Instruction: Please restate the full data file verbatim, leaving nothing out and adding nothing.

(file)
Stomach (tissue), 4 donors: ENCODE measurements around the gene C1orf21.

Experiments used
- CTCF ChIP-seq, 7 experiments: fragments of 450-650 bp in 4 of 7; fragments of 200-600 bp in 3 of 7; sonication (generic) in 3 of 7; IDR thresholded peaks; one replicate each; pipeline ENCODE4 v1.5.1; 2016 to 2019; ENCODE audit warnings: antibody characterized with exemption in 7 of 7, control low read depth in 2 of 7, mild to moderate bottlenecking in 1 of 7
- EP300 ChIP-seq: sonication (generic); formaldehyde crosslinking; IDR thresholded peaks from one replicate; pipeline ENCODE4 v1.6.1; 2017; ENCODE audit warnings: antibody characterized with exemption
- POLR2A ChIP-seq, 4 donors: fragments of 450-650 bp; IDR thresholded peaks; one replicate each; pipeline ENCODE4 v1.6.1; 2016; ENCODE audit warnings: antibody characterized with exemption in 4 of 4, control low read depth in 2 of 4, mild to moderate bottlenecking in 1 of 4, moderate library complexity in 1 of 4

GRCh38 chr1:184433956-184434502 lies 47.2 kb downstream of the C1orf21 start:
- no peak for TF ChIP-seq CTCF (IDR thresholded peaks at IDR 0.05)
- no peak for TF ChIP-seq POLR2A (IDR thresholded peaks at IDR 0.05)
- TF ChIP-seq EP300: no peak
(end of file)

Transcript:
Stomach (tissue), 4 donors: ENCODE measurements around the gene C1orf21.

Experiments used
- CTCF ChIP-seq, 7 experiments: fragments of 450-650 bp in 4 of 7; fragments of 200-600 bp in 3 of 7; sonication (generic) in 3 of 7; IDR thresholded peaks; one replicate each; pipeline ENCODE4 v1.5.1; 2016 to 2019; ENCODE audit warnings: antibody characterized with exemption in 7 of 7, control low read depth in 2 of 7, mild to moderate bottlenecking in 1 of 7
- EP300 ChIP-seq: sonication (generic); formaldehyde crosslinking; IDR thresholded peaks from one replicate; pipeline ENCODE4 v1.6.1; 2017; ENCODE audit warnings: antibody characterized with exemption
- POLR2A ChIP-seq, 4 donors: fragments of 450-650 bp; IDR thresholded peaks; one replicate each; pipeline ENCODE4 v1.6.1; 2016; ENCODE audit warnings: antibody characterized with exemption in 4 of 4, control low read depth in 2 of 4, mild to moderate bottlenecking in 1 of 4, moderate library complexity in 1 of 4

GRCh38 chr1:184433956-184434502 lies 47.2 kb downstream of the C1orf21 start:
- no peak for TF ChIP-seq CTCF (IDR thresholded peaks at IDR 0.05)
- no peak for TF ChIP-seq POLR2A (IDR thresholded peaks at IDR 0.05)
- TF ChIP-seq EP300: no peak